As the airport commissioners listened, however, the essential question before them was jurisdictional. Their counsel, Deputy City Attorney Mara Rosales, had delivered a crucial piece of legal advice behind closed doors before the hearing. It would be the same position she'd set forth fewer than six weeks later in Superior Court to a skeptical Judge Cahill.
It was simple. Rosales cited the city charter -- the supreme law of municipal affairs -- as giving the Airports Commission absolute authority to decide if a bid met all contractual requirements, including whether the certified MWBs were in fact bona fide for purposes of any particular project at hand. The charter states that the commission: "shall have charge of the construction, management, supervision, maintenance, extension, operation, use and control of all [airport] property, as well as the real, personal and financial assets."
Which, in Rosales' view, means the commission is authorized to award contracts to whom it pleases for work it pleases, a power limited only in one regard: The S.F. Administrative Code requires awards to the "lowest, reliable, responsible and responsive bidder." And that, technically, was the question before the commission Dec. 23. As for the authority of the HRC director, her conclusions about Mitsubishi's bid weren't binding, Rosales said. The HRC certifies companies as local MWBs, but it was the Airports Commission's call as to whether the bidder used certified MWBs appropriately.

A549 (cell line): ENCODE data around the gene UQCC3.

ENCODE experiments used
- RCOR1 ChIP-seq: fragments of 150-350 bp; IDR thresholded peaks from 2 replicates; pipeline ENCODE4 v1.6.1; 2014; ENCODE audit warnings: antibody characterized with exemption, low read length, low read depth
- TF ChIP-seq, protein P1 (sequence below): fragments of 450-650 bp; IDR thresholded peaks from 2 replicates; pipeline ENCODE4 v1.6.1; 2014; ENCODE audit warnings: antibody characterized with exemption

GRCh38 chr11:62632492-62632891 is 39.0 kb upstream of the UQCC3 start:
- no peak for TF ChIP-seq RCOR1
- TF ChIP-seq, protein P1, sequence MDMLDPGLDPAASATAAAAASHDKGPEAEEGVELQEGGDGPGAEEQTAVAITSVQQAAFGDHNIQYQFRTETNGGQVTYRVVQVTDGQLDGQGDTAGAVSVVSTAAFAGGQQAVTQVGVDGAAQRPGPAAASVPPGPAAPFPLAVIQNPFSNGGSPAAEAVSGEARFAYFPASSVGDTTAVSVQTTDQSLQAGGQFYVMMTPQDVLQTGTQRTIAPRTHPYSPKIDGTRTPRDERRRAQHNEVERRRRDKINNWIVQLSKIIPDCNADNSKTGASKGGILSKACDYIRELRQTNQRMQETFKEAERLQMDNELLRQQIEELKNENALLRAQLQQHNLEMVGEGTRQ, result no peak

The commission voted 3-2 in favor of Mitsubishi. And, although Rosales knew she would be back in court defending it, she didn't expect trouble. She had defended the city MWB ordinance on a half-dozen occasions in federal court, and had a perfect record.
But this was a different kettle of fish. It was not a constitutional attack on the legality of the ordinance. This was about what happens in S.F. when the rubber meets the rails.
Come Jan. 30, it was left to Judge Cahill to make sense of the mess. ADtranz had sued, challenging the city attorney's opinion to the Airport Commission -- that it was free to ignore the conclusions of the HRCdirector.
HRC Director Marivic Bamba was the court's most conspicuous figure by virtue of her absence. Cahill not only wanted her absence explained, but he went out of his way to praise Bamba's willingness to go the extra mile on scrutinizing subcontractors: "She's actually choosing to go out and see." The clear implication of the exchange that would follow was that Bamba was being kept out of sight by the City Attorney's Office, which considers itself the arbiter in contracting works in S.F.